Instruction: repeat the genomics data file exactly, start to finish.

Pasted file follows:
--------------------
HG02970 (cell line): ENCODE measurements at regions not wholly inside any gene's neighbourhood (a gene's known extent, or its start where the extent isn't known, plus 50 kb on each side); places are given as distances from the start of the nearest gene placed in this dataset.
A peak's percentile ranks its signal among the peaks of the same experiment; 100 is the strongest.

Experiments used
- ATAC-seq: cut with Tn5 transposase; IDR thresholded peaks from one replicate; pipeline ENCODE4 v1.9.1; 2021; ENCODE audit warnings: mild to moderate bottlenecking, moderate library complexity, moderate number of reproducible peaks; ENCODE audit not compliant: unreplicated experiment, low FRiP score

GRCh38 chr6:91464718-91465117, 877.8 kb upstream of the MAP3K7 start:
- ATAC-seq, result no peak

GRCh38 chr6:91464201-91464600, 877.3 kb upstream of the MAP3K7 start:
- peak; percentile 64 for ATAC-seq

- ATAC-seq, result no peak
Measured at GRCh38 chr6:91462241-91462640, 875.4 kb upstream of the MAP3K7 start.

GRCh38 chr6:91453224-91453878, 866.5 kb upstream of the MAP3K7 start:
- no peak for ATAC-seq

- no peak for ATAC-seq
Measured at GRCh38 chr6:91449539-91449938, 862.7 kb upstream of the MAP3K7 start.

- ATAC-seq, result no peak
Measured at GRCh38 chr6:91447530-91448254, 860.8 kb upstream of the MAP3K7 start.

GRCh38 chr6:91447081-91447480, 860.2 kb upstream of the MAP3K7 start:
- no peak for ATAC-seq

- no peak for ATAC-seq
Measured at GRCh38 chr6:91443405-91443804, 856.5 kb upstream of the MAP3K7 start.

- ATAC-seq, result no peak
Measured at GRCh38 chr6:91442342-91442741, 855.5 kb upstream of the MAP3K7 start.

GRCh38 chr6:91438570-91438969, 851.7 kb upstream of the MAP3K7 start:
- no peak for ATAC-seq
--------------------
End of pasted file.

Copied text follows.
HG02970 (cell line): ENCODE measurements at regions not wholly inside any gene's neighbourhood (a gene's known extent, or its start where the extent isn't known, plus 50 kb on each side); places are given as distances from the start of the nearest gene placed in this dataset.
A peak's percentile ranks its signal among the peaks of the same experiment; 100 is the strongest.

Experiments used
- ATAC-seq: cut with Tn5 transposase; IDR thresholded peaks from one replicate; pipeline ENCODE4 v1.9.1; 2021; ENCODE audit warnings: mild to moderate bottlenecking, moderate library complexity, moderate number of reproducible peaks; ENCODE audit not compliant: unreplicated experiment, low FRiP score

GRCh38 chr6:91464718-91465117, 877.8 kb upstream of the MAP3K7 start:
- ATAC-seq, result no peak

GRCh38 chr6:91464201-91464600, 877.3 kb upstream of the MAP3K7 start:
- peak; percentile 64 for ATAC-seq

- ATAC-seq, result no peak
Measured at GRCh38 chr6:91462241-91462640, 875.4 kb upstream of the MAP3K7 start.

GRCh38 chr6:91453224-91453878, 866.5 kb upstream of the MAP3K7 start:
- no peak for ATAC-seq

- no peak for ATAC-seq
Measured at GRCh38 chr6:91449539-91449938, 862.7 kb upstream of the MAP3K7 start.

- ATAC-seq, result no peak
Measured at GRCh38 chr6:91447530-91448254, 860.8 kb upstream of the MAP3K7 start.

GRCh38 chr6:91447081-91447480, 860.2 kb upstream of the MAP3K7 start:
- no peak for ATAC-seq

- no peak for ATAC-seq
Measured at GRCh38 chr6:91443405-91443804, 856.5 kb upstream of the MAP3K7 start.

- ATAC-seq, result no peak
Measured at GRCh38 chr6:91442342-91442741, 855.5 kb upstream of the MAP3K7 start.

GRCh38 chr6:91438570-91438969, 851.7 kb upstream of the MAP3K7 start:
- no peak for ATAC-seq